One can also question Damon’s reasoning, considering the American Civil Liberties Union (ACLU) recently launched an investigation against the Directors Guild of America for what they believe are sexist practices. Female-identified directors are notoriously underrepresented as shown in a recent study by the University of Southern California.
“What we’ve seen is a very disturbing and compelling picture of long-running systemic discrimination in the film and television industries,” said Melissa Goodman, director of the LGBT, Gender and Reproductive Justice Project at the ACLU of Southern California.
Recently in an interview with the Hollywood Reporter, Damon Lindelof, a writer for “Lost” and “The Leftovers,” pointed to the fact that there aren’t enough black agents within some of Hollywood’s leading agencies like CAA, WME, and UTA. Damon alluded to the idea that it is the agents who will send diverse writers out to work and secure jobs.
With all of this blaming and misdirection happening behind the scenes in Hollywood, is it any wonder we are still fighting these issues? Essentially, passing the buck doesn’t solve anything.
But Davis, along with many others, hopes that at some point this issue will become a non-issue, so that we can move past talking about “The First Black Actress” type of moments. That diversity in Hollywood will become the norm, not something we celebrate as the exception to the rule. When we can watch a show or movie that is willing to reflect the multicultural world we live in.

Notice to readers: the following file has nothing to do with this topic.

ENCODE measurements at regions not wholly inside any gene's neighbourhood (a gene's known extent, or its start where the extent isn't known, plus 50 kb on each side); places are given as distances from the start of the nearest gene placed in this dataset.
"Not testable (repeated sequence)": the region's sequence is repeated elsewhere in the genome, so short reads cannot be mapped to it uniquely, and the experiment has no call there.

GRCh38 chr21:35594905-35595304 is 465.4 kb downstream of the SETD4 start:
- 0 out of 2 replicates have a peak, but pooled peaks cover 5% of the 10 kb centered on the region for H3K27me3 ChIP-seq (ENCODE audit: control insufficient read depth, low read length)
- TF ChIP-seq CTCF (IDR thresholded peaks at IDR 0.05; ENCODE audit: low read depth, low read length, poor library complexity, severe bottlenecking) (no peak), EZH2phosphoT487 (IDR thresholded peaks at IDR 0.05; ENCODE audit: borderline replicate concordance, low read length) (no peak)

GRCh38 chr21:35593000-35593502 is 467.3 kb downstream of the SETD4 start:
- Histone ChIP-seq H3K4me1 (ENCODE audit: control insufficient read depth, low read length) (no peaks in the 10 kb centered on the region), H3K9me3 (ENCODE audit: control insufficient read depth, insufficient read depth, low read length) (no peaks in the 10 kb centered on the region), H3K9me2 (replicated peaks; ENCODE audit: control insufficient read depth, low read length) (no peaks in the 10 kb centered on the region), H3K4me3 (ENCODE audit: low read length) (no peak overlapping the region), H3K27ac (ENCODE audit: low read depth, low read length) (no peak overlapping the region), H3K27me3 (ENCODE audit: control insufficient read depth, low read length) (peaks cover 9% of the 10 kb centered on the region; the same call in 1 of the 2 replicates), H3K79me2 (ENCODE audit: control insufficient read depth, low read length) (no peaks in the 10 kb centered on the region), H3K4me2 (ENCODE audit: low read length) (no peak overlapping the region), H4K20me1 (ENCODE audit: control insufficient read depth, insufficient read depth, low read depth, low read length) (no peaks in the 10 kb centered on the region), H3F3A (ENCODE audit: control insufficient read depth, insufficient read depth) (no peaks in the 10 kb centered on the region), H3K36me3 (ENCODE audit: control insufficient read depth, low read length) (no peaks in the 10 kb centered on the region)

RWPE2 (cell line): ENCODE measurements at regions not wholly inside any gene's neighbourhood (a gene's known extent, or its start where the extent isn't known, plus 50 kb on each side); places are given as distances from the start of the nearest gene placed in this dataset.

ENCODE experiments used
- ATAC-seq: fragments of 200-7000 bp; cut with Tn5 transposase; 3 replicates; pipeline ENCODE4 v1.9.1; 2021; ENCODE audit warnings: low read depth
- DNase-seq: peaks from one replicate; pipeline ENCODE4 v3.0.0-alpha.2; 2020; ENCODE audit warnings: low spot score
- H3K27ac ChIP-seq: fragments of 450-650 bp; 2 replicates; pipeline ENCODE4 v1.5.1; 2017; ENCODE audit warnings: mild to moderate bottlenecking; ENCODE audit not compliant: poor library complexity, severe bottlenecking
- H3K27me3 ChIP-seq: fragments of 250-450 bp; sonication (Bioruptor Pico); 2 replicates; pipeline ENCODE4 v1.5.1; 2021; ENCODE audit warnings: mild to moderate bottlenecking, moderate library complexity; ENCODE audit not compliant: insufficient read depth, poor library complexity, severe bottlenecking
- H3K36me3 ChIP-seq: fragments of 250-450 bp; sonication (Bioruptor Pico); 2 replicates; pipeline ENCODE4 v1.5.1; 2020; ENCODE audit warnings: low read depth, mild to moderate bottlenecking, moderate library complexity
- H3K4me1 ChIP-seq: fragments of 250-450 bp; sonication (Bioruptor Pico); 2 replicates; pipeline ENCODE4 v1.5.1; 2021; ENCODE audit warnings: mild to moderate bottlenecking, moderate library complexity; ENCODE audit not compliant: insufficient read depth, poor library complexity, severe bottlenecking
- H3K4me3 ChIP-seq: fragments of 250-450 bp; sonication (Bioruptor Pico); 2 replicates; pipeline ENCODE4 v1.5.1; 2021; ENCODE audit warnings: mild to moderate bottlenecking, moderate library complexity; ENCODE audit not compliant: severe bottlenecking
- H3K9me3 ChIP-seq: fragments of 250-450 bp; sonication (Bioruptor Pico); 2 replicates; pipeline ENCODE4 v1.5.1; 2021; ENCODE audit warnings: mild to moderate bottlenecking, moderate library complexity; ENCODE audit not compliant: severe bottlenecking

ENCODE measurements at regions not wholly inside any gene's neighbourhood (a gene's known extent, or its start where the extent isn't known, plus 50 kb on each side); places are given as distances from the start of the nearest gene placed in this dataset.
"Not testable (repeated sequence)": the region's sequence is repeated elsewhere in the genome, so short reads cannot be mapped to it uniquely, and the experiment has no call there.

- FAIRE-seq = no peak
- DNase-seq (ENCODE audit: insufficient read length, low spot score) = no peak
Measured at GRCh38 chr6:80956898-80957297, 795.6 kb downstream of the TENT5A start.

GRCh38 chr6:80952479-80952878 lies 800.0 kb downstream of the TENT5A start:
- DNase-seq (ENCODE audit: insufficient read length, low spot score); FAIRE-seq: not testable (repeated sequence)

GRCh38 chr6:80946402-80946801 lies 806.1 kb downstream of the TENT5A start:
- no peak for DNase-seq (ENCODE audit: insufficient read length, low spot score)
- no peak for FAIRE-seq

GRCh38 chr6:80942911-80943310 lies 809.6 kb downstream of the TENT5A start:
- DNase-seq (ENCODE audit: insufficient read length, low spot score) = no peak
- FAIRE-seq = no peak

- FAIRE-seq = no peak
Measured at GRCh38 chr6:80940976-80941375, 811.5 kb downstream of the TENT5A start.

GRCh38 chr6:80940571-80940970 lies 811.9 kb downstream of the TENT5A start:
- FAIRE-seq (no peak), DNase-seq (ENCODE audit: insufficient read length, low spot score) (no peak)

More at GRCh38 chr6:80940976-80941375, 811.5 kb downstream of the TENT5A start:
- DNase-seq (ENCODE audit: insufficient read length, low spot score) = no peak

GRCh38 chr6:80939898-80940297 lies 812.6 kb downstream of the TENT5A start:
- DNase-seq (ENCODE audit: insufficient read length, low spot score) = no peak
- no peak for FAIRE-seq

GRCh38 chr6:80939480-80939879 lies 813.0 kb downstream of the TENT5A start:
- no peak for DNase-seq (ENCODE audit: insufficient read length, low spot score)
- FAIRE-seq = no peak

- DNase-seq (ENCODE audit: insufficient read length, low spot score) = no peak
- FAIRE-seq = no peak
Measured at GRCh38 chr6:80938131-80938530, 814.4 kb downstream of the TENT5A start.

“Not just stop saying it, but also stop writing it. One of the things that I admire about Shondaland is Annalise Keating was not written specifically for a black woman. I made her black because I’m black,” Davis recently said in an interview.
“But what needs to happen in the writing is when you put pen to paper, you’ve got to let your imagination fly,” she continued. “When you go to acting school and study Chekhov and Shakespeare and Arthur Miller and August Wilson, you just think that the sky is the limit in terms of how you can portray a human being. It’s only until you get out there in your profession that people say you can only be a judge, you’re not cute enough to be a leading lady, you can only be a doctor, you can only be authoritative, you can only be what we define as black. I don’t know what that means.”
For this to happen there needs to be a change both in front of and behind the camera. There certainly needs to be a redefinition of how business is conducted within Hollywood. And the conversations should focus on diversifying all of Hollywood.
“The more I direct, the more I recognize that directing is kind of litigating for the way I see the world,” Jill Soloway, creator of “Transparent,” told reporters backstage at the Emmy’s. “Straight white men have had their hands on protagonism and the camera for far too long…. We need more queer people, more trans people, more people of color, more women behind the camera.”
One can only hope that this sentiment will soon ring true throughout Hollywood.
Johnson is a member of the Class of 2019.